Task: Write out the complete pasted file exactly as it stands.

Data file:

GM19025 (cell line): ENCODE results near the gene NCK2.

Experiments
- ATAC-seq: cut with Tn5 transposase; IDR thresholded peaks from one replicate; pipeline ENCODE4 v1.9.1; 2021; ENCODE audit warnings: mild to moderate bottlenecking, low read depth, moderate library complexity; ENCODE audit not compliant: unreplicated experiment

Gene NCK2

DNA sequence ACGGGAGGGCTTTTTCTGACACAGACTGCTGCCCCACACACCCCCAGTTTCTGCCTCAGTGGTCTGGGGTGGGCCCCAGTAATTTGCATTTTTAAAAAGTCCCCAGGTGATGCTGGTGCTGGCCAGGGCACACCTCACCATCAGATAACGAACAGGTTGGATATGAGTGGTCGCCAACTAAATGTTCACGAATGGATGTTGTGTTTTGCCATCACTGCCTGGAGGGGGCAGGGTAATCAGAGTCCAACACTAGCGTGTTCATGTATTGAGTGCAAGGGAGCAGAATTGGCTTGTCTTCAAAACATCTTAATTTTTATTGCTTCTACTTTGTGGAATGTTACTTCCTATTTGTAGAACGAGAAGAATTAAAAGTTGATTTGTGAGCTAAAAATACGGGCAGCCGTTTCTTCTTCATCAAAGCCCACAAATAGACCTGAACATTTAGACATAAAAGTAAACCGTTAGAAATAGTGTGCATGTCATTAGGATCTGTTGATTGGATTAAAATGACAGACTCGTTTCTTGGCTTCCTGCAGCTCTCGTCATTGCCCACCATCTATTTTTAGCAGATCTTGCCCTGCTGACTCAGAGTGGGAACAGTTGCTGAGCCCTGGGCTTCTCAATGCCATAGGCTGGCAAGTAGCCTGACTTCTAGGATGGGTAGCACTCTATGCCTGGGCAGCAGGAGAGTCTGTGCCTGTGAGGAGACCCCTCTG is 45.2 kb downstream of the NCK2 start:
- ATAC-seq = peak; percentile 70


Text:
GM19025 (cell line): ENCODE results near the gene NCK2.

Experiments
- ATAC-seq: cut with Tn5 transposase; IDR thresholded peaks from one replicate; pipeline ENCODE4 v1.9.1; 2021; ENCODE audit warnings: mild to moderate bottlenecking, low read depth, moderate library complexity; ENCODE audit not compliant: unreplicated experiment

Gene NCK2

DNA sequence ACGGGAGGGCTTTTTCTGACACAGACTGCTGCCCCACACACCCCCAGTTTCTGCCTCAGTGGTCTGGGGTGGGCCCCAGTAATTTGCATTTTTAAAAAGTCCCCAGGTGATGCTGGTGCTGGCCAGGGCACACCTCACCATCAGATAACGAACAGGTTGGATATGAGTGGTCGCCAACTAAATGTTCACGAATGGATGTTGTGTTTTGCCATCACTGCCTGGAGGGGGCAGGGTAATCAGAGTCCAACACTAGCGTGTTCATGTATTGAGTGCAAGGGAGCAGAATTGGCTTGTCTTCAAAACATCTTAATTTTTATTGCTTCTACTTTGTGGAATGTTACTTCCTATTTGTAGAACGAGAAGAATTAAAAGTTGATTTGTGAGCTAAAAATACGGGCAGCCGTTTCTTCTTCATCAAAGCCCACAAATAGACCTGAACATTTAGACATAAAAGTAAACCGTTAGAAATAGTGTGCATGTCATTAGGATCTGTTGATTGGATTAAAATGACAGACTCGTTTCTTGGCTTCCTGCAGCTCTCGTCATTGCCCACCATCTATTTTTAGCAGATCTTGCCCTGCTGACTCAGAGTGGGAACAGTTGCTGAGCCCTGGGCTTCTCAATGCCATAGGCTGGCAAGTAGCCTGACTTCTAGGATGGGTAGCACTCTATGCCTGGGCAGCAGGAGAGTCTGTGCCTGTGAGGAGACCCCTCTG is 45.2 kb downstream of the NCK2 start:
- ATAC-seq = peak; percentile 70